Adjunctive measures were utilized to augment the effectiveness of FMT. Acute administration of a proton pump inhibitor was used in an attempt to reduce the potential loss of bacterial viability from stomach acid. The acid-resistant nature of the capsules may render this measure unnecessary; we are performing in vitro viability assessment to clarify this. Kefir fermented milk product has been described as beneficial in conjunction with antibiotic therapy for CDI . In that study a staggered and tapered antibiotic withdrawal was combined with regular ingestion of kefir liquid was effective in preventing diarrhea in 21/25 cases for 9 months following these treatment. The use of short term kefir product may have augmented efficacy in our study. However, a multicenter randomized trial recently reported a lack of efficacy of a widely used probiotic regimen for the prevention or treatment of CDI . Furthermore, a recent study of encapsulated FMT for CDI demonstrated nearly identical clinical results without kefir, suggesting that in our study, FMT was the primary factor in clinical response . Importantly, the recommended use of kefir requires frequent and long-term consumption, unlike the one- week intervention prescribed in our protocol.
The efficacy of FMT has implications for infection control and public health. The patients in this series experienced prolonged diarrhea, in one case lasting over one year. Clostridium difficile spores are hardy and can remain viable in the environment for 5 months . In an animal model of recurrent CDI, antibiotic treatment was shown to cause a ‘supershedder’ state whereby an asymptomatic carrier sheds large numbers of Clostridium difficile spores; this supershedder state was suppressed by FMT in the animal model . Earlier utilization of curative treatment for CDI is essential to enhance the safety of the hospital environment and to reduce the increasing frequency of community acquired infection .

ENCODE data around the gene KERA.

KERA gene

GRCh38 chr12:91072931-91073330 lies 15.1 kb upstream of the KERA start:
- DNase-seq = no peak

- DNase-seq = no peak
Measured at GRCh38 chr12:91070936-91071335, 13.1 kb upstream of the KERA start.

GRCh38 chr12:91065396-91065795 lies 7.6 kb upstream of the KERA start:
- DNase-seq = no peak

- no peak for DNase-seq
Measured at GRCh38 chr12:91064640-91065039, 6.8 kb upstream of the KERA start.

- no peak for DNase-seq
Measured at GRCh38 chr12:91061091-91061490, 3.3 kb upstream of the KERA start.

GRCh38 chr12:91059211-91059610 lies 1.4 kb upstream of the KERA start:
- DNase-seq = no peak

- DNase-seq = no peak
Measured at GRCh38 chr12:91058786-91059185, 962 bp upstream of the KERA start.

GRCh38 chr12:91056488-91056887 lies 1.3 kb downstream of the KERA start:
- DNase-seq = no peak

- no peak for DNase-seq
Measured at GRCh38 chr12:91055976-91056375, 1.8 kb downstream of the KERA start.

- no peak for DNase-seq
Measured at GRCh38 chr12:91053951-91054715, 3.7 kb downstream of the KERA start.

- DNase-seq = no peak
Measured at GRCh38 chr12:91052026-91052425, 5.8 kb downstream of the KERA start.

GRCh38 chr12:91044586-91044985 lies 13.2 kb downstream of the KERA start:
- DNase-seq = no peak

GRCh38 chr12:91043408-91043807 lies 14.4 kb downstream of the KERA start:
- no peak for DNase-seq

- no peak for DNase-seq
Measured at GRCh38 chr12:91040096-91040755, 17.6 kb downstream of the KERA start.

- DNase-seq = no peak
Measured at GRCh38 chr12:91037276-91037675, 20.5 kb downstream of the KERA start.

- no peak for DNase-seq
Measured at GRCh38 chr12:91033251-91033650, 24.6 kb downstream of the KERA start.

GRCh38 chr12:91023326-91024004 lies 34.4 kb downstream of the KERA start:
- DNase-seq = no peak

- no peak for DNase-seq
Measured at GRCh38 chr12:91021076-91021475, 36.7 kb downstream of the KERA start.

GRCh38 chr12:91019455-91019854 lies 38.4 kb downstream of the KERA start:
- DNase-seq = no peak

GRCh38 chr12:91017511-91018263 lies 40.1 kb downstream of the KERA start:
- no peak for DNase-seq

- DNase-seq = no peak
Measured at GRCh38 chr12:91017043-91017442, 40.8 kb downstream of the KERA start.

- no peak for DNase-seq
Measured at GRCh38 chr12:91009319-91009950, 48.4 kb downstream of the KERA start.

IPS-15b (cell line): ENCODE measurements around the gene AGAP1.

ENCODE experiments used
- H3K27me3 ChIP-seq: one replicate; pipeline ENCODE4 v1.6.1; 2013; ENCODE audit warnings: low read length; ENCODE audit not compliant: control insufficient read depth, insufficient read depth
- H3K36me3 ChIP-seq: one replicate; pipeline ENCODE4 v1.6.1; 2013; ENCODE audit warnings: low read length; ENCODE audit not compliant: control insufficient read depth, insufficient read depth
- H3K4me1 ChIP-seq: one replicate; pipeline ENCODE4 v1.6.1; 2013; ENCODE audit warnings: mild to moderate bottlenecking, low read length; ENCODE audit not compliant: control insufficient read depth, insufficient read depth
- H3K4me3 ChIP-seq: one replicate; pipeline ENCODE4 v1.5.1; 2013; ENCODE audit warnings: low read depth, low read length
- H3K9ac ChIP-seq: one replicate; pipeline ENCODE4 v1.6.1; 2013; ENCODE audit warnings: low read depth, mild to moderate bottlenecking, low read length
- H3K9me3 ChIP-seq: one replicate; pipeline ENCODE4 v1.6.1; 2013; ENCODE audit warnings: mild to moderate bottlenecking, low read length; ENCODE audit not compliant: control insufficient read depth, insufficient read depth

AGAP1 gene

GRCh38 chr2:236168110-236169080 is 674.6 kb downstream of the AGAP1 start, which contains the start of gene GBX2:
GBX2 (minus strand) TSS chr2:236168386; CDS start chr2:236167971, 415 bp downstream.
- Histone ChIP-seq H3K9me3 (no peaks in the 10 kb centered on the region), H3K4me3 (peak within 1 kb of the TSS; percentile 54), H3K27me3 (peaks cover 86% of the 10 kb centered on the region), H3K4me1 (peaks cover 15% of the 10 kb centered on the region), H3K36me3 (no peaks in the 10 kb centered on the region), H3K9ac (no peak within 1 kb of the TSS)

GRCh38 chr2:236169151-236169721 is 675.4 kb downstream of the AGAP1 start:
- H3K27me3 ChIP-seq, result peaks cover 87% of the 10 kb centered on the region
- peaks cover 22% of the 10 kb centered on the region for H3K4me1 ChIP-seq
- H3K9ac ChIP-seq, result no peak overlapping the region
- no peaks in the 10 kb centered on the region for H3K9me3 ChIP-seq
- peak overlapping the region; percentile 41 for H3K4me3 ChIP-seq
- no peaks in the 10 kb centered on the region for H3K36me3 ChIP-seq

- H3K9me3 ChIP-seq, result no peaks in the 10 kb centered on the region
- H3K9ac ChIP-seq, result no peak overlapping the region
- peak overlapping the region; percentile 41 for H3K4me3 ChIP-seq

Reimbursement for FMT has been a major limiting factor in its widespread use for recurrent CDI. This treatment is recognized by the Center for Medicare & Medicaid Services, which has assigned a specific billing code; however, the reimbursement provided is relatively low given the expense, labor, space and equipment required. The major factors in the expense associated with FMT are clinician time and pathogen screening. Coordination of donor screening, sample processing and FMT is labor-intensive, especially using traditional FMT approaches. Donor recruitment and screening for pathogens (which can cost over $1000) are generally not reimbursed. Our approach greatly improves the efficiency of this process, as many doses can be produced and banked following one instance of screening. Another limiting factor for efficient capsule production is the encapsulation process itself, which at present (like traditional FMT) requires significant hands-on clinician time immediately prior to administration. We are developing methods to improve capsule stability in order to further increase the convenience and cost-effectiveness of this treatment modality. Despite these issues, FMT for recurrent CDI is highly cost-effective, as determined in a recently published analysis . In that study, even with a cost estimate of over $3,000, colonoscopic FMT was found to be the most cost effective treatment for first CDI recurrence when compared with metronidazole, vancomycin or fidaxomicin. FMT utilizing the currently described capsule method represents an efficient and non-invasive strategy which preserves clinical, epidemiologic and economic advantages of the colonoscopic approach.